Gruffly waking up at 5am to the distinct growls of the howler monkeys, our alarm clock became their curiously deep throated bellowing, as I blinked in the faint light of false dawn. I closed my eyes for a moment, savouring the last strands of sleep as they parted company and shook the final filaments of slumber from my clotted thoughts. Stretching both arms and arching my back outside the tent, a mist spun down around us; thick and sparkling, it resembled a benign blizzard of miniscule snowflakes. I peered down and marvelled at a blotchy red-ringed bite on my leg the size of a two-pound coin; more than appreciating where I was. Deep within the maw of the Guatemalan jungle. Continue reading
All else had faded into the oblivion of a person pushed to the edge of her daily endurance; moto-wrecked from the joyous amounts of gnarly off roading, hugging the outskirts of Parque Nacional Grutas de Lanquín all morning. And would’ve done anything to make contact with soap and cold water; I was filthy, stinking hot and dog tired. Perhaps those regularities featuring in my life didn’t exactly warrant what I proceeded to do next, perhaps they did. Continue reading
An elevated 80 miles saw our sorry excuses for bodies, sore muscles that’d ache for some time to come and seized legs—on a less than welcomed ride—taking leave of Antigua’s stunning architecture up through the nippy Guatemalan Highlands and into the Sierra Madre mountain range. Ordinarily happy to earn the magic moments that often ensue post a slog of some sort, I just hurt, throbbed even and yearned for timeout. Gingerly negotiating steep switchbacks on a broken road peppered with gaping potholes was about the least desirable endeavour on my radar, or on Pearl’s suspension—the pair of us far from fresh. Still, it featured heavily on our agenda the morning after the day before our closure with Acatenango. Continue reading
With a week’s worth of rest and relaxation under our loosened belts, the physical and emotional reserves were as stockpiled as they were ever going be for the two-day volcano trek. Having recently scaled Cerro Negro for an hour, a modest volcano in Nicaragua; climbed Tongariro for two hours in New Zealand six years back and motorcycled up another one in Chile—you could argue that we were anything but prepared to get our ‘volcano’ on… Continue reading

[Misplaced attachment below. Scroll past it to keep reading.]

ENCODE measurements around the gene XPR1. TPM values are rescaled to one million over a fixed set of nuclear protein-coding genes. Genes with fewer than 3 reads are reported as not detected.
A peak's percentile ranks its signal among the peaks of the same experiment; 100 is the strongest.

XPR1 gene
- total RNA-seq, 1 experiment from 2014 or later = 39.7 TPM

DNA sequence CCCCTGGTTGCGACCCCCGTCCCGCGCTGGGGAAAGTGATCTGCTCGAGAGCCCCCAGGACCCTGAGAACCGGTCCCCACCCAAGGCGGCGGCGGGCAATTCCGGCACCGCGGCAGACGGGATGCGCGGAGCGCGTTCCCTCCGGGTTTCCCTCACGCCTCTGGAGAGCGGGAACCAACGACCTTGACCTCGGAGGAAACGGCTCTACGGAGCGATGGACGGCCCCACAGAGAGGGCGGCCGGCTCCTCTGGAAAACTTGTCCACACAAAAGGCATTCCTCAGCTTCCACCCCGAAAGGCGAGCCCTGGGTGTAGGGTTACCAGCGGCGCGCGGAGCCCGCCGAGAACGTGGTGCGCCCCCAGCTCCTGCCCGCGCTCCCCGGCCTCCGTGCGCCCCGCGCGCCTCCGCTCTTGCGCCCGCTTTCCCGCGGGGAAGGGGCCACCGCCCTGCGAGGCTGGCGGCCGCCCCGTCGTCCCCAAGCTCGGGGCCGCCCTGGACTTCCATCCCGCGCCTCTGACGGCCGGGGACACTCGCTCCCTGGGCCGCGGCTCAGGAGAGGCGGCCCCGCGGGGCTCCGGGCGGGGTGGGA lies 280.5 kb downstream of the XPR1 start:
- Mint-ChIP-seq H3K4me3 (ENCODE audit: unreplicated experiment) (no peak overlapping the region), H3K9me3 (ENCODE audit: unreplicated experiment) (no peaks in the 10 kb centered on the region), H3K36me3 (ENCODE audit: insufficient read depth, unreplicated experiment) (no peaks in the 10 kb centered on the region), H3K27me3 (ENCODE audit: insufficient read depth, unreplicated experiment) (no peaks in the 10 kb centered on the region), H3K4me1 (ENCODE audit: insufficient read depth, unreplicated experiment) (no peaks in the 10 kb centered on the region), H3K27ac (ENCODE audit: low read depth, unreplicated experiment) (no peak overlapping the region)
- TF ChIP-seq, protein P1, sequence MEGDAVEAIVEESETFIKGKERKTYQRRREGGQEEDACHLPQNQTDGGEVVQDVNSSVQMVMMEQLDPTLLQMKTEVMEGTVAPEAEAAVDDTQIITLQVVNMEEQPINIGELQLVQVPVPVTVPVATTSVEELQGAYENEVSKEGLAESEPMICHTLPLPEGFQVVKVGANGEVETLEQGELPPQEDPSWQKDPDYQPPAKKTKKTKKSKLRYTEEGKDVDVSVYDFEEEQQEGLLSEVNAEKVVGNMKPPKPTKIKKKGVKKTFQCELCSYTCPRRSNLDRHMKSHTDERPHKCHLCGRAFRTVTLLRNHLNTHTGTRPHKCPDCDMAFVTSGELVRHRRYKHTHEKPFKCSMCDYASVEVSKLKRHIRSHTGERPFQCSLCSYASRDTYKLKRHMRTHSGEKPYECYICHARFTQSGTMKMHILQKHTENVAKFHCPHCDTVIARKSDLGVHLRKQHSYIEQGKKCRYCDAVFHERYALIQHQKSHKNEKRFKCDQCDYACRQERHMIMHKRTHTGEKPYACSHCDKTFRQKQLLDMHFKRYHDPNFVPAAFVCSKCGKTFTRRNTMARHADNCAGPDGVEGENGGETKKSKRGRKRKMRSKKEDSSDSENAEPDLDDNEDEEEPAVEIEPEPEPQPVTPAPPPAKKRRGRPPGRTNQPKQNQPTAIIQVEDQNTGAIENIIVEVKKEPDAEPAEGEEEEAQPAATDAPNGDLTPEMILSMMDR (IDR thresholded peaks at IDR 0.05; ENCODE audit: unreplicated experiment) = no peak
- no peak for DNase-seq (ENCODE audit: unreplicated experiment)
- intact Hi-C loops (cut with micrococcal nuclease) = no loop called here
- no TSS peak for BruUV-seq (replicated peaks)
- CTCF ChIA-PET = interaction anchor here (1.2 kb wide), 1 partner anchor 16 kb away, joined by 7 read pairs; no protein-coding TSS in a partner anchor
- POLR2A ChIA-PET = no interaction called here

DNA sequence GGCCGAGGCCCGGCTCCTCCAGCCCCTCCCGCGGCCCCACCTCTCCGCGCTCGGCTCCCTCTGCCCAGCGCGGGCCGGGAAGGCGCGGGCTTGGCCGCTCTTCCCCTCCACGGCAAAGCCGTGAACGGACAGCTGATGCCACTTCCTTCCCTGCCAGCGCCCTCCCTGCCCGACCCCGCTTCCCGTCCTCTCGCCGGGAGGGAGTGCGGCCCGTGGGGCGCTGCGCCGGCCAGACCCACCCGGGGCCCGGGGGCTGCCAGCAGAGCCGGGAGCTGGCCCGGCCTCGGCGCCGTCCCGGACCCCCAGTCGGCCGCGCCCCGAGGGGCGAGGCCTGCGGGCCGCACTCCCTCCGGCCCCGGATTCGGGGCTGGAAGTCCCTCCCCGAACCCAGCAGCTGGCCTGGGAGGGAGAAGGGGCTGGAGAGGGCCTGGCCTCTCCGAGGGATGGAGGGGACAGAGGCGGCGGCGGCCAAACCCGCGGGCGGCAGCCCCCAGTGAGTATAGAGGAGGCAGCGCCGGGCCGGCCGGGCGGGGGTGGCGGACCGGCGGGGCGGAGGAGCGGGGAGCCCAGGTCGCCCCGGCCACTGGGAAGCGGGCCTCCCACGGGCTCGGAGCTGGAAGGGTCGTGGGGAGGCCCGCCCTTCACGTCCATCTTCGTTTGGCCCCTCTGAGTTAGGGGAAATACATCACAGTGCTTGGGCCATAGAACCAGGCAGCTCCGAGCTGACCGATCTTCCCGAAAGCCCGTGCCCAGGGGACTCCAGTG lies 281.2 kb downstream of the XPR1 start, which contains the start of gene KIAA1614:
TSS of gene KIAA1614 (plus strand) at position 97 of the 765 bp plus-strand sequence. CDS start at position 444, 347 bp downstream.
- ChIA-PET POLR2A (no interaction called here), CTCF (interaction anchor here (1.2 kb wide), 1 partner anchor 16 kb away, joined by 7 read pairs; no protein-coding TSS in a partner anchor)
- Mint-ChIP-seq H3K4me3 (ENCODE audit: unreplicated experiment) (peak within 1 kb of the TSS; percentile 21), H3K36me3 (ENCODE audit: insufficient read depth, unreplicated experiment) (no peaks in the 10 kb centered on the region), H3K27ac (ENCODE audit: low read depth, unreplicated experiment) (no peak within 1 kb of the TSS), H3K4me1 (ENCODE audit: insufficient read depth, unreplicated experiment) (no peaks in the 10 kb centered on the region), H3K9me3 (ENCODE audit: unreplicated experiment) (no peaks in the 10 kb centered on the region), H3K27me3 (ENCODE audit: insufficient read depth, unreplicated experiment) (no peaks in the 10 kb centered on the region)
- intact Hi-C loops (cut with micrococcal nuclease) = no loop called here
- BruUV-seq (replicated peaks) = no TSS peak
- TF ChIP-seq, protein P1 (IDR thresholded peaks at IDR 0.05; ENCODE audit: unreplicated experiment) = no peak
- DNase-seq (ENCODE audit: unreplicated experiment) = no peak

I’d grown quite fond of Nicaragua for the segment of it we experienced. Not least for its volcano sledging and studded landscapes, colonial jewels of the Spanish-American culture and corkers on the hostel scene, but also the food. Tasty fare from the Caribbean creole to the Maya-influenced Spanish style cooking was noticeably lighter on the pocket and consequently tastier somehow. Give me a street-side polystyrene plate of stuffed tacos, rice and black beans or a dish of homemade stew bobbing with the local veggies and blue corn pupusas (tortillas infused with egg and cheese) for dipping any day of the week. We owe our taste buds exposure to a whole world of culinary delights, do we not?
My sleep-haunted cries came only as stifled whimpers, muffled by my clamped jaws and the bedding. What started as the previous evening’s premonition had been driven home with startling swiftness that morning. Jason rousted me from my slumber with, “Come on lazy bones, GET UP.” The coincidence of our hostel being called ‘Lazy Bones’ wasn’t wasted on me. Regardless. It was official; our trip in the tropics had turned into motorcycle boot camp. I didn’t dare to ascertain the time for which my morbid curiosity so desperately wanted to know. Too late, I was told. “Pass me my spork would you, darling and I can spoon your eyes out,” was my preferred response at 4.56am—fuelled by a desire for a sense of well-meted justice. You could even say I’m not a morning person.